RIP Flash

As many of you have probably heard by now and started to panic, Adobe has announced they are phasing out Flash by 2020. As ya’ll should know, all of my games are still made in Flash.

Adobe is only discontinuing Flash in browsers, meanwhile it will still run fine as standalone AIR apps on Steam and mobile, so there’s no chance of Flash games suddenly disappearing. And Flash on browsers will still be around til 2020 anyway, so it probably won’t affect EBF5 much. Even if this turns out to be a problem, I can always release free/demo versions of my games on Steam instead.

Adobe has also announced lots of new features for Desktop AIR in the upcoming years, including more resolution options and GPU support. So who knows, maybe EBF5 won’t run like shit once these new features come out!? It would be a miracle!

Either way all this news is a great relief for me. Adobe has been quite quiet about the future of Flash and AIR for a while now, and it’s been driving me crazy. It’s good that they’ve finally revealed their plans. If things go well, I may even keep using Flash after EBF5 and work on some small spin-off games again. I really miss being able to pump a game out in 2 months. I would like to try that again.

Anyway, I’m going on holiday for 2 weeks. Bye.

25 thoughts on “RIP Flash

  1. Joe

    When you look at “why” they might be retiring Flash on the browser, the answer is obvious: HTML5 provides a lot of the capabilities that people were using Flash for.

    Perhaps it’s time to migrate to an HTML5 basis for your new games?

    The beauty of HTML5 is that you can use a code generator to produce it – so you could build a game engine/game description language for your new games, and HTML5 is just one of the possible export targets. Nothing says your game compiler can’t produce ActionScript that gets compiled into Flash…

    But then the “game description language/game compiler/game engine” is more of a CS approach than an artist/programmer approach. Not sure where you lie on the spectrum, but based on your work with A-star, I have no doubt that you could pull it off.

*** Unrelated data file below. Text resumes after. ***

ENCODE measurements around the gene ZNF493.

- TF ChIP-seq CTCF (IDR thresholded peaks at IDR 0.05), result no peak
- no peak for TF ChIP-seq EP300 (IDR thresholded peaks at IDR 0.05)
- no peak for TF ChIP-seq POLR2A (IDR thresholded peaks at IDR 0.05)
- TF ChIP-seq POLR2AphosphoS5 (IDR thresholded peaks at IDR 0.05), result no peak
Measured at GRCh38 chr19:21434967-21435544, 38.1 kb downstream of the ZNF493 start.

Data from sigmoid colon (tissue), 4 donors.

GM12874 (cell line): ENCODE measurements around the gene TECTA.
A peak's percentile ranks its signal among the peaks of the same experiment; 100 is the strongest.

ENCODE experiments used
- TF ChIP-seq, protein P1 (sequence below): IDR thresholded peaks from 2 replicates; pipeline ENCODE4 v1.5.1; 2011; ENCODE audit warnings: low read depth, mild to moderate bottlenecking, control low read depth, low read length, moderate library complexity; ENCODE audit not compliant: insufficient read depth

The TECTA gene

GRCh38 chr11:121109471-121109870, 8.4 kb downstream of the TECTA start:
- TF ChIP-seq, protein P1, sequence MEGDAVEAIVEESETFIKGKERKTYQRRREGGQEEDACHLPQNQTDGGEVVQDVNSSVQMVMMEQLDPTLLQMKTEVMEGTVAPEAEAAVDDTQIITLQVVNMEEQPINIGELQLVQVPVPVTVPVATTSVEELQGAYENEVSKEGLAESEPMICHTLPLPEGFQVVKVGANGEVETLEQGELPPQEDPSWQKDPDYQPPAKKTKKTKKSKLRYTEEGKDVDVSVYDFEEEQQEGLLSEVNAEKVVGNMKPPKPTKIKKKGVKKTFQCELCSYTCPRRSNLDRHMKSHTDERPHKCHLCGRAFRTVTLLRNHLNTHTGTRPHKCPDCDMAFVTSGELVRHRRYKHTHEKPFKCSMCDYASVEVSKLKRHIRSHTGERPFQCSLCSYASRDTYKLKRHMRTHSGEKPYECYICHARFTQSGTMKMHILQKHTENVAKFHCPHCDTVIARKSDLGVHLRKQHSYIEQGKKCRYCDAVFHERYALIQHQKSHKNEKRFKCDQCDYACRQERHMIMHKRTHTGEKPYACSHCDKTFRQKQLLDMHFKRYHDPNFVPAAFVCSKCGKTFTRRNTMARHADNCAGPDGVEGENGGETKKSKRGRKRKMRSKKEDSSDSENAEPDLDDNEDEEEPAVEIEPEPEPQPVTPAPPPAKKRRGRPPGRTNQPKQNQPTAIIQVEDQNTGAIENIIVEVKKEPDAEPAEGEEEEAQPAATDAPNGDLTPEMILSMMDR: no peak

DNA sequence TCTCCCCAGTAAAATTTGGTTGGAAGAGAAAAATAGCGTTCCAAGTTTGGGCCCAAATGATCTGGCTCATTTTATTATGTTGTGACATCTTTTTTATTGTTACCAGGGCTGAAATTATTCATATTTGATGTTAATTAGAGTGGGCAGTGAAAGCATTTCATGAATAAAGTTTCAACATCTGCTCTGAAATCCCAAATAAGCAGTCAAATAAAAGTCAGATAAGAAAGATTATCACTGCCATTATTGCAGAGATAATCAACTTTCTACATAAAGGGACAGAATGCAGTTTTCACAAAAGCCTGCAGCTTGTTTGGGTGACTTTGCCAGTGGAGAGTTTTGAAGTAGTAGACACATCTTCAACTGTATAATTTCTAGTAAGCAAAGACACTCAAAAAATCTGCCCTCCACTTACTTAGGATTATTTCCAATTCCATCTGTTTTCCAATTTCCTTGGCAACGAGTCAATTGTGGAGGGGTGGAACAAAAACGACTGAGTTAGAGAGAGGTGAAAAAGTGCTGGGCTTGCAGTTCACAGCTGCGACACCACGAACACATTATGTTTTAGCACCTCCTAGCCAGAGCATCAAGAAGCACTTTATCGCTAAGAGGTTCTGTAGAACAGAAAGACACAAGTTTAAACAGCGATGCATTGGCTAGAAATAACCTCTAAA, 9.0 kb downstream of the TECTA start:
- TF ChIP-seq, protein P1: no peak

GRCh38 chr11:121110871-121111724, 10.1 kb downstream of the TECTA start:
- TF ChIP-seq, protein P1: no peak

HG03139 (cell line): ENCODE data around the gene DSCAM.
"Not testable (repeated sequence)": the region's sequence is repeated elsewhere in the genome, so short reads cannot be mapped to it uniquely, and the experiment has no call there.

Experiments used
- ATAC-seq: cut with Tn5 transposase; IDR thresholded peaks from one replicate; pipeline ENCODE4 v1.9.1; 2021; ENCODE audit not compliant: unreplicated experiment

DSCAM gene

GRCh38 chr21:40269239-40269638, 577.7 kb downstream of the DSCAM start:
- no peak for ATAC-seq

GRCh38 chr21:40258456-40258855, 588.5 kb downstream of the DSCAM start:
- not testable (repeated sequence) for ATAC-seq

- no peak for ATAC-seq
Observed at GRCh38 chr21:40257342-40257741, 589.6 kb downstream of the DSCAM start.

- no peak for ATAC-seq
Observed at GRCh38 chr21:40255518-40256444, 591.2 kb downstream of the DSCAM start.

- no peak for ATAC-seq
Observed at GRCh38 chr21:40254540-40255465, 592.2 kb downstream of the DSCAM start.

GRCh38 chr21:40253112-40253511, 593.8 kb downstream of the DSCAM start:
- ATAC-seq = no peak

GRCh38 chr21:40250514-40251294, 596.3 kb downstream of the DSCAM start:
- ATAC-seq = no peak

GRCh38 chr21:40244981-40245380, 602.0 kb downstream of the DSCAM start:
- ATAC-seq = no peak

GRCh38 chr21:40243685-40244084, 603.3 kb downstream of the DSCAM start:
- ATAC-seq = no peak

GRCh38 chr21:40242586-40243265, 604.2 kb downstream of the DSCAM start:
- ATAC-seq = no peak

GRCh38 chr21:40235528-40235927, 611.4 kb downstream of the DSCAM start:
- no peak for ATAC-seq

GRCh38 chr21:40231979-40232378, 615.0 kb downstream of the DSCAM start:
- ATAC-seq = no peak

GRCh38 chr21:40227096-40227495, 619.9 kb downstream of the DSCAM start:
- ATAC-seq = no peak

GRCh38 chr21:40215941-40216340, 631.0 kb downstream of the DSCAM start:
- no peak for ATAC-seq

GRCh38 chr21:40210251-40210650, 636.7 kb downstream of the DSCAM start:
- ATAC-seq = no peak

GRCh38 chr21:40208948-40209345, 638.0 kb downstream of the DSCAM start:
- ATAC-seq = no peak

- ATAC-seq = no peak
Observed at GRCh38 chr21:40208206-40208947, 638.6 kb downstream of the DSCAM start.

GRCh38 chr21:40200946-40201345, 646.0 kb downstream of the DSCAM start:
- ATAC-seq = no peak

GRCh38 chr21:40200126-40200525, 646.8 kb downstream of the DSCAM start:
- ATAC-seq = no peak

Reply
    1. Raining Swords from Above

      Does HTML5 have ways to interact with a resource like what Flash calls MovieClips with timeline animations?

      Reply
      1. Brian151

        Lol, we all know the answer to that : not at all…
        If you could/import a few very large libraries, you can get similar functionality, but it still pales in comparison…

        I wonder if the people advocating so much for HTML5 have ever touched the straight HTML5 APIs, or attempted to re-create some of Flash’s more useful features with JavaScript, like at all. Or, if they’ve ever used Flash, or decompiled an SWF file, etc…

        And the argument HTML5 wasn’t meant to be used directly is a weak one, no proper high-level API NEEDS you to build a huge codebase above it.

        The only HTML5 rendering engine that MIGHT compete with Flash’s graphics capabilities is webGL. And since GL is low-level, that means libraries are still required, sometimes to have just a few features…

        I’ve been messing with HTML5 for a few years, now, and I can say with confidence it is years behind progress that Flash had managed to make in the same amount of time that HTML5 has been around thus far. It’s just not ready, but no one seems to care (or even believe this), and Apple has a fixed Market called the Crapp Store to keep control over…